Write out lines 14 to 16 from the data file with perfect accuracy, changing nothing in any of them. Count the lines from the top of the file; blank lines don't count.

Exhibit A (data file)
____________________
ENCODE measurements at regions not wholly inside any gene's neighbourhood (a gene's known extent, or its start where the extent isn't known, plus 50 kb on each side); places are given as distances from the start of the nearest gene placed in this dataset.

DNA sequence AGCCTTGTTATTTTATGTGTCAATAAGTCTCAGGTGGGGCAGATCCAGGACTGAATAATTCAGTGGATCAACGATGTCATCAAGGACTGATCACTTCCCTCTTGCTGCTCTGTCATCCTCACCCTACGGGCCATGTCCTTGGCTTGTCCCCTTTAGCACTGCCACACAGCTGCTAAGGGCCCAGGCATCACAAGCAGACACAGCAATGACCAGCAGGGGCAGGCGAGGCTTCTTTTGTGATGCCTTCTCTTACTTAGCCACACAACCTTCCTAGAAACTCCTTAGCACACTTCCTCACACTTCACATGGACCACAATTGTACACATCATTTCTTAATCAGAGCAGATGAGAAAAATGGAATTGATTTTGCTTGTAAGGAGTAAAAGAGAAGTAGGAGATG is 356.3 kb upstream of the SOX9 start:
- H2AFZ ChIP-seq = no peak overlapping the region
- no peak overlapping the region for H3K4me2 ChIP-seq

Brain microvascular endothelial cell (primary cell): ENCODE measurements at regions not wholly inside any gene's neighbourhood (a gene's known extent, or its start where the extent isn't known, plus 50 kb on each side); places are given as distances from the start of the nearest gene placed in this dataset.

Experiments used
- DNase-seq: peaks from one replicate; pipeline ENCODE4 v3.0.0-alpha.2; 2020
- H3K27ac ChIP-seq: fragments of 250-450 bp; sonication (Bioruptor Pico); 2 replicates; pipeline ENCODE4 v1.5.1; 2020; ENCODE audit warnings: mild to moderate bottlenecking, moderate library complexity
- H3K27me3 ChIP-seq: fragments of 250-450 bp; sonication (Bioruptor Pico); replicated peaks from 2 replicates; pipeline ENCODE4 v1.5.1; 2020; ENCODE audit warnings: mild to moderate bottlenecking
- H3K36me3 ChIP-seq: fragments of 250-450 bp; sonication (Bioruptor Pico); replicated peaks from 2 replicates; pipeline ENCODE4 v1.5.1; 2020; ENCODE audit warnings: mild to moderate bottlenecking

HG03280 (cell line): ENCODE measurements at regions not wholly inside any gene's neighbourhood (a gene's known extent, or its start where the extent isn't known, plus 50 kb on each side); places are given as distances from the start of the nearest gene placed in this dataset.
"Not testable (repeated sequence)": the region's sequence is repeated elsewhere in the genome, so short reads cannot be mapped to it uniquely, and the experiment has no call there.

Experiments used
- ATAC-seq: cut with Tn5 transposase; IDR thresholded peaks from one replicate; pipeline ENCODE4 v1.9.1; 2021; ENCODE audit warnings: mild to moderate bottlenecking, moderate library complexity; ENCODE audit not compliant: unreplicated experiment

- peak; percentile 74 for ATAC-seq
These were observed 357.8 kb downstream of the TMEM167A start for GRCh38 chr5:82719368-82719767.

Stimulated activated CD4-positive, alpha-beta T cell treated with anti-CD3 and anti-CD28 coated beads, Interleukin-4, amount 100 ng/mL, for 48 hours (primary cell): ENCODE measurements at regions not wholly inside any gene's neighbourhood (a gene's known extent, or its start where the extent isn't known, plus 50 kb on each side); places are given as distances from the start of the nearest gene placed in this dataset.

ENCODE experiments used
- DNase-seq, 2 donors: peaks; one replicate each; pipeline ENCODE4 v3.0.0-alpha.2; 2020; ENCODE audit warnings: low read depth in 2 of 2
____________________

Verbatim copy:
- ATAC-seq: cut with Tn5 transposase; IDR thresholded peaks from one replicate; pipeline ENCODE4 v1.9.1; 2021; ENCODE audit warnings: mild to moderate bottlenecking, moderate library complexity; ENCODE audit not compliant: unreplicated experiment

- peak; percentile 74 for ATAC-seq
These were observed 357.8 kb downstream of the TMEM167A start for GRCh38 chr5:82719368-82719767.